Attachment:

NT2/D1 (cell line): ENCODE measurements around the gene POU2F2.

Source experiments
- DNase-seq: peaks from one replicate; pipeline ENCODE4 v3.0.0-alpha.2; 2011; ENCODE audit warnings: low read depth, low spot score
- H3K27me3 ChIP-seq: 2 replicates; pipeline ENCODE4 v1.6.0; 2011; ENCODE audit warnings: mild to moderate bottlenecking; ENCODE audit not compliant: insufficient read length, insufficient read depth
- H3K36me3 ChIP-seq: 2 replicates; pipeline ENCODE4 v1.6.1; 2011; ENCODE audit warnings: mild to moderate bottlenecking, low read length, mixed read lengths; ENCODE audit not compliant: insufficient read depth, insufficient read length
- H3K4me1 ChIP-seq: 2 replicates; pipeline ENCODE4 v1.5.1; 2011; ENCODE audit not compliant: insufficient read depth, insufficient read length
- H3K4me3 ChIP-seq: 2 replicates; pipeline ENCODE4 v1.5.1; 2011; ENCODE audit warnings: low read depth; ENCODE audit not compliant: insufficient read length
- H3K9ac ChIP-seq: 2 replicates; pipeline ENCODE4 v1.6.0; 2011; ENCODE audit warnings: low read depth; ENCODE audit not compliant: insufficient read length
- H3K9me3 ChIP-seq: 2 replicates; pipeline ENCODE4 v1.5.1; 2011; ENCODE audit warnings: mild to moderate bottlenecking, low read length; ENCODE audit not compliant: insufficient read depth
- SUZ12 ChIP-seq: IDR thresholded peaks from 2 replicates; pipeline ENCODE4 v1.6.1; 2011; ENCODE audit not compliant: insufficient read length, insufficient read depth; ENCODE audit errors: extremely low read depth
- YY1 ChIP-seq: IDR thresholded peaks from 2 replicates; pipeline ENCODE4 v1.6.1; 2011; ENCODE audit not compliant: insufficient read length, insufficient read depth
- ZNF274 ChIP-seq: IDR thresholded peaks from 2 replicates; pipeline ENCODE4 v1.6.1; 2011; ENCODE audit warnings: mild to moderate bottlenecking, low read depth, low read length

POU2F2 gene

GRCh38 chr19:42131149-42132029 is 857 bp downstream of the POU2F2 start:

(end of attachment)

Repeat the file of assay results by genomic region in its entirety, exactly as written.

NT2/D1 (cell line): ENCODE measurements around the gene POU2F2.

Source experiments
- DNase-seq: peaks from one replicate; pipeline ENCODE4 v3.0.0-alpha.2; 2011; ENCODE audit warnings: low read depth, low spot score
- H3K27me3 ChIP-seq: 2 replicates; pipeline ENCODE4 v1.6.0; 2011; ENCODE audit warnings: mild to moderate bottlenecking; ENCODE audit not compliant: insufficient read length, insufficient read depth
- H3K36me3 ChIP-seq: 2 replicates; pipeline ENCODE4 v1.6.1; 2011; ENCODE audit warnings: mild to moderate bottlenecking, low read length, mixed read lengths; ENCODE audit not compliant: insufficient read depth, insufficient read length
- H3K4me1 ChIP-seq: 2 replicates; pipeline ENCODE4 v1.5.1; 2011; ENCODE audit not compliant: insufficient read depth, insufficient read length
- H3K4me3 ChIP-seq: 2 replicates; pipeline ENCODE4 v1.5.1; 2011; ENCODE audit warnings: low read depth; ENCODE audit not compliant: insufficient read length
- H3K9ac ChIP-seq: 2 replicates; pipeline ENCODE4 v1.6.0; 2011; ENCODE audit warnings: low read depth; ENCODE audit not compliant: insufficient read length
- H3K9me3 ChIP-seq: 2 replicates; pipeline ENCODE4 v1.5.1; 2011; ENCODE audit warnings: mild to moderate bottlenecking, low read length; ENCODE audit not compliant: insufficient read depth
- SUZ12 ChIP-seq: IDR thresholded peaks from 2 replicates; pipeline ENCODE4 v1.6.1; 2011; ENCODE audit not compliant: insufficient read length, insufficient read depth; ENCODE audit errors: extremely low read depth
- YY1 ChIP-seq: IDR thresholded peaks from 2 replicates; pipeline ENCODE4 v1.6.1; 2011; ENCODE audit not compliant: insufficient read length, insufficient read depth
- ZNF274 ChIP-seq: IDR thresholded peaks from 2 replicates; pipeline ENCODE4 v1.6.1; 2011; ENCODE audit warnings: mild to moderate bottlenecking, low read depth, low read length

POU2F2 gene

GRCh38 chr19:42131149-42132029 is 857 bp downstream of the POU2F2 start: